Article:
Figure 6(a) displays the degradation of MO by the different photocatalysts. It is clear that the BP-0.3 photocatalyst exhibits the highest catalytic activity. The degradation efficiency of MO is 56.3%, 60.2%, 89.8%, 82.3%, and 78.2% for Ag3PO4, BP-0.1, BP-0.3, BP-0.5, and BP-0.7 after irradiation for 50 min, respectively. For the degradation of RhB, a similar change tendency of degradation efficiency is also displayed in Figure 6(b) as that of MO degradation. When illuminated for 10 min, the degradation efficiency of RhB is 60.2%, 67.9%, 82.4%, 75.3%, and 72.6% for Ag3PO4, BP-0.1, BP-0.3, BP-0.5, and BP-0.7, respectively.

fig6
Figure 6: (a) The degradation process of MO with different photocatalysts. (b) The degradation process of RhB with different photocatalysts.

Figures 7(a) and 7(b) show the kinetics of MO and RhB photocatalytic degradation with different photocatalysts, respectively. It is clear that the photocatalytic degradation process of MO and RhB follows first-order kinetics equation. According to the kinetics model, the rate constant k of the different Ag3PO4/AgBr samples and pure Ag3PO4 is calculated and illustrated in Figure 8. The results demonstrate that the optimum sample is BP-0.3 with the maximal degradation rate constant of 0.1737 min−1 for RhB and 0.0456 min−1 for MO, which is about 2 and 3 times that of pure Ag3PO4, respectively.

fig7
Figure 7: (a) The first-order kinetics of MO degradation with different photocatalysts. (b) The first-order kinetics of RhB degradation with different photocatalysts.
565074.fig.008
Figure 8: The rate constants of MO and RhB degradation with different samples: Ag3PO4 (a), BP-0.1 (b), BP-0.3 (c), BP-0.5 (d) and BP-0.7 (e).

The BET surface areas of Ag3PO4, BP-0.1, BP-0.3, BP-0.5, and BP-0.7 are 2.3, 2.6, 3.1, 3.7, and 3.7 m2/g, respectively. It is clear that the BET surface areas of the samples are increased gradually with the increase in the amount of AgBr. It is obvious that the increased photocatalytic activity is not in obvious correspondence with the BET surface area of the samples. Therefore, the enhanced photocatalytic activity of the samples can only be ascribed to the presence of AgBr.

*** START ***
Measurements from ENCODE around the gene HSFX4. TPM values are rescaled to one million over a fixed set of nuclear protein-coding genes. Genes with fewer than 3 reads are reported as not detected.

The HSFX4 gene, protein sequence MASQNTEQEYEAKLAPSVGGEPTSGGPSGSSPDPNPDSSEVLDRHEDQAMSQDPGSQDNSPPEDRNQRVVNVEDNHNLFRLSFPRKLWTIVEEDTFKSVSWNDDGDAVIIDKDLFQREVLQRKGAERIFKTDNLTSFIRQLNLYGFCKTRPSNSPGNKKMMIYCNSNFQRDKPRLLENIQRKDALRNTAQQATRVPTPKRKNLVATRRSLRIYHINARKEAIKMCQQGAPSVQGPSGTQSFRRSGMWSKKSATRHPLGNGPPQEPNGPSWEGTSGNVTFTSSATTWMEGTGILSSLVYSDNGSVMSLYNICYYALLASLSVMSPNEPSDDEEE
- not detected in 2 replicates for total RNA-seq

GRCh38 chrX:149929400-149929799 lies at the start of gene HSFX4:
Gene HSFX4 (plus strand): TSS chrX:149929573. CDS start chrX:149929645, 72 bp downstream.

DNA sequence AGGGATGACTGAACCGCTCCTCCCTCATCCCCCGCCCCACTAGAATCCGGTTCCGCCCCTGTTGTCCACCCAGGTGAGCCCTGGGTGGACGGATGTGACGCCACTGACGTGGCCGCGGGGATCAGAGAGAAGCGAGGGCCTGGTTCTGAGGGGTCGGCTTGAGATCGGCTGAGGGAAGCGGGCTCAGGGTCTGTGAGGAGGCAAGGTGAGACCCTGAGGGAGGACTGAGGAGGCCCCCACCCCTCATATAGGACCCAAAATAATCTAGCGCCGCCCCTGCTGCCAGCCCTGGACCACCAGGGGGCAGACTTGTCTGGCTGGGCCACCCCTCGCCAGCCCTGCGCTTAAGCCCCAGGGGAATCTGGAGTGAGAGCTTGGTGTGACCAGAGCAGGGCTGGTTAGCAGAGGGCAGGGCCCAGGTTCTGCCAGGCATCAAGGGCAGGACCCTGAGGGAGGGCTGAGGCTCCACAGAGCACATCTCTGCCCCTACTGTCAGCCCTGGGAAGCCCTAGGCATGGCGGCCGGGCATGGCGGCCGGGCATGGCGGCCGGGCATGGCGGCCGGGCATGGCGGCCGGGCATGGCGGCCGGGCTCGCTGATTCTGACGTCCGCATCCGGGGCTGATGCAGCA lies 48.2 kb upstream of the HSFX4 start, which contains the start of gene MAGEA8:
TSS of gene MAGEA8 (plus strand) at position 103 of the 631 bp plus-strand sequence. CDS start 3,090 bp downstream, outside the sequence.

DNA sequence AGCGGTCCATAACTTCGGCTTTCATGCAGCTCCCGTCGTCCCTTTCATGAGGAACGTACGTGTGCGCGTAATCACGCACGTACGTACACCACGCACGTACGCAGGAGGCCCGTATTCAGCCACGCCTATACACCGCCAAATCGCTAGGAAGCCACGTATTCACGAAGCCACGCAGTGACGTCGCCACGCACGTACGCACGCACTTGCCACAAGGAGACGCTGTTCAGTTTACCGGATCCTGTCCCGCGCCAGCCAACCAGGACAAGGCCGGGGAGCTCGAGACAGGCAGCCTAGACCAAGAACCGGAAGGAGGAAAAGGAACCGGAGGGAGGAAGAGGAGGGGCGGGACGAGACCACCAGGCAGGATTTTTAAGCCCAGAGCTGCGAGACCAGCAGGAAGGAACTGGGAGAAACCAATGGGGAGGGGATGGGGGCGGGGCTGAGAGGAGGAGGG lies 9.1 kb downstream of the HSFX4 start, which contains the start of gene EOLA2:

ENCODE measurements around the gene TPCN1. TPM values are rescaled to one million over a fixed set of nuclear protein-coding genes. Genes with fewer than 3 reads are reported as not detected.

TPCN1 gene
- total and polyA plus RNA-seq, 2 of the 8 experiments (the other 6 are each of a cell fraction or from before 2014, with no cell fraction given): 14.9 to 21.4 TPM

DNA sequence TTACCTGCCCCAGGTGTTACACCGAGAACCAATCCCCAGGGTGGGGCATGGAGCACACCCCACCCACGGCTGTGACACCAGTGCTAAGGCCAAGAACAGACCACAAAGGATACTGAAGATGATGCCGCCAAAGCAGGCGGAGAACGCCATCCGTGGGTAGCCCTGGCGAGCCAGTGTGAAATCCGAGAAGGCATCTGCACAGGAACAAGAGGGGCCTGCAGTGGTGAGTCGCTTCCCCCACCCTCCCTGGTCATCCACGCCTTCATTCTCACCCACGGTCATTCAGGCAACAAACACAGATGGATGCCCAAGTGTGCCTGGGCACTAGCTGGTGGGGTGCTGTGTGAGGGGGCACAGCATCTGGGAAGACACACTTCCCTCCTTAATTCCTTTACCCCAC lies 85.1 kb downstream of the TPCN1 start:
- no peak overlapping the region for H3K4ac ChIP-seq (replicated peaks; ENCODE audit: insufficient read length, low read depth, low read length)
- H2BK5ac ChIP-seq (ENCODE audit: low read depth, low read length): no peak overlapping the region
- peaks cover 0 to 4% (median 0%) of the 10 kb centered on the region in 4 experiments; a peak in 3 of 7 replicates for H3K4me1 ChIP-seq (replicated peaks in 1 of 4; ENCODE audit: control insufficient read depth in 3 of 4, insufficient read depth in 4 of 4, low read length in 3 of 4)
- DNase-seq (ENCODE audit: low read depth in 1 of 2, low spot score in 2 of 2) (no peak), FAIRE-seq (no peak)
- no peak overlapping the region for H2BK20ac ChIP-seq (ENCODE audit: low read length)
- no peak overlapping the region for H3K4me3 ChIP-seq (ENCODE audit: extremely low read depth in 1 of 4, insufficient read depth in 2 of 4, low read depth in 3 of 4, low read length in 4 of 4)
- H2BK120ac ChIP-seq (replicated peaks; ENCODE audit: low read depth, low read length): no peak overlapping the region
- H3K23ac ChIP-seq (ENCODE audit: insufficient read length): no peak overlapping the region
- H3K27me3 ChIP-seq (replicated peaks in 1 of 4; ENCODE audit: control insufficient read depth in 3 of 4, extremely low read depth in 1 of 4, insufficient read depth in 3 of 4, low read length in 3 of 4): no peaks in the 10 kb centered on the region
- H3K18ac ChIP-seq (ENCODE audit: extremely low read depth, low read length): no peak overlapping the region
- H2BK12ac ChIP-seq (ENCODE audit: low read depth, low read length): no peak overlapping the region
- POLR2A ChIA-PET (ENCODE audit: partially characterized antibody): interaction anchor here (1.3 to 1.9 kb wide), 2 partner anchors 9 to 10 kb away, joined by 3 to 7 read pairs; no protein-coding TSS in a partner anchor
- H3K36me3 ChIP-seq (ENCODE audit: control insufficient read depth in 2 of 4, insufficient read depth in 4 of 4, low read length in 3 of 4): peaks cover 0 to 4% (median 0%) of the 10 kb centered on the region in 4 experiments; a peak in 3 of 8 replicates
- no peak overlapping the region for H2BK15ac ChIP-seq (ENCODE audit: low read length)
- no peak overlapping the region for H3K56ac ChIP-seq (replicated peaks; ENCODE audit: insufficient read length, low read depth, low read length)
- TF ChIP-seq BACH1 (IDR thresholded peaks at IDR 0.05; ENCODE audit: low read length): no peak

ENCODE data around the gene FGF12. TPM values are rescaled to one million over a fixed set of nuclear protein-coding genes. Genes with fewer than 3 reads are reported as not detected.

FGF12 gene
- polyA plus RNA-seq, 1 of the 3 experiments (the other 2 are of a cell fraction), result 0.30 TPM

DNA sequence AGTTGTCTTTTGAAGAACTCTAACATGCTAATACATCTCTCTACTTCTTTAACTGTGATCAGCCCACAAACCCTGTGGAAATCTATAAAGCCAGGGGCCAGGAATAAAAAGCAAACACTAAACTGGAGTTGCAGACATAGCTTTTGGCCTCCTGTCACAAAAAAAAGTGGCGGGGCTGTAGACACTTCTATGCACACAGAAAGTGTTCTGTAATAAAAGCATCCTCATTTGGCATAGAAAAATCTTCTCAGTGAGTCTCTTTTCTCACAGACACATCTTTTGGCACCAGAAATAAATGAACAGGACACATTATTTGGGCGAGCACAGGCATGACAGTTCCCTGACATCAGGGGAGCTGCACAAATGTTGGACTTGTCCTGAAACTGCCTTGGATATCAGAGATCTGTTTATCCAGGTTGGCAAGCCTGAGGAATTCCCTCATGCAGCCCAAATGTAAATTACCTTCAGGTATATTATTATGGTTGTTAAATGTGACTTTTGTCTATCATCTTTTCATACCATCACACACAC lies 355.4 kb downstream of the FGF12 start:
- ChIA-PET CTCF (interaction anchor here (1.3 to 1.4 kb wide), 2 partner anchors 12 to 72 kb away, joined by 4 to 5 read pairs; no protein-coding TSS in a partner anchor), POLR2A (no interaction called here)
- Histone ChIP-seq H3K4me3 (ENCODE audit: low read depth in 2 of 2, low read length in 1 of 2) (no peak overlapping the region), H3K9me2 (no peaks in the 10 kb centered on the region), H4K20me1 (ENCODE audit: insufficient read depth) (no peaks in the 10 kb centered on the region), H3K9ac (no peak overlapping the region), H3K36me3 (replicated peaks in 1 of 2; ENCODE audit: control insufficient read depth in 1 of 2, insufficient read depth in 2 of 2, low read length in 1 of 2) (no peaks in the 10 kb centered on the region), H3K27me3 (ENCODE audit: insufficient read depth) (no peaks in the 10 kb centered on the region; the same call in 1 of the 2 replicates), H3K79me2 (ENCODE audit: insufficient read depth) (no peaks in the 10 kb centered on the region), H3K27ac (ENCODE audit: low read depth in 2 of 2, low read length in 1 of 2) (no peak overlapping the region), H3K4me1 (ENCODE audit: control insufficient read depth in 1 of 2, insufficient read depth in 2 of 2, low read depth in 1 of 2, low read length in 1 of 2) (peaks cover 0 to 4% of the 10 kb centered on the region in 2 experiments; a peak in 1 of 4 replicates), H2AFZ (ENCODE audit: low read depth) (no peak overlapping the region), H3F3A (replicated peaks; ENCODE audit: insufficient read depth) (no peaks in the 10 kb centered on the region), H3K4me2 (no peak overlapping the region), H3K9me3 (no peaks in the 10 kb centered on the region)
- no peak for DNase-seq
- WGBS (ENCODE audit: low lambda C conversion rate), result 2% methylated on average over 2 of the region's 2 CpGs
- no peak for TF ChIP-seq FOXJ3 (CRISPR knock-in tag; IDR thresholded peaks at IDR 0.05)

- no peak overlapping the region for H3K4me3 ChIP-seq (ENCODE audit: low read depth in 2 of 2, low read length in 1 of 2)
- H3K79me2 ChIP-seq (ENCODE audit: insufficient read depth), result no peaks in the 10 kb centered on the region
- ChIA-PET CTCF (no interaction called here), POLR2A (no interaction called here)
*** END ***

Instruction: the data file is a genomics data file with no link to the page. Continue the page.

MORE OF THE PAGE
3.2.2. Stability of the Photocatalyst

The catalyst’s lifetime is an important parameter of the photocatalytic reaction process, so it is essential to evaluate the stability of the catalyst for practical application. As shown in Figure 9(a), the repetition tests reveal that the photocatalytic degradation efficiency of MO for BP-0.3 sample decreases by 12.3% after 5-time cycle experiments, and after 2-time cycle experiments, the photocatalytic degradation efficiency of MO is obviously decreased, which indicates that AgBr/Ag3PO4 has high stability under visible-light irradiation. The stability of AgBr/Ag3PO4 was also studied through the degradation of RhB (Figure 9(b)). The result shows that the photocatalytic activity of AgBr/Ag3PO4 is not obviously changed and only little decrease after 5-time cycles. It further confirms the good stability of the AgBr/Ag3PO4 photocatalyst. From Figure 9, it is clear that, though AgBr/Ag3PO4 is not very stable at the initial reaction process under visible-light irradiation, the formed Ag/AgBr/Ag3PO4 system can effectively retain its activity due to the efficient transfer of photoexcited electrons by Ag nanoparticles [45].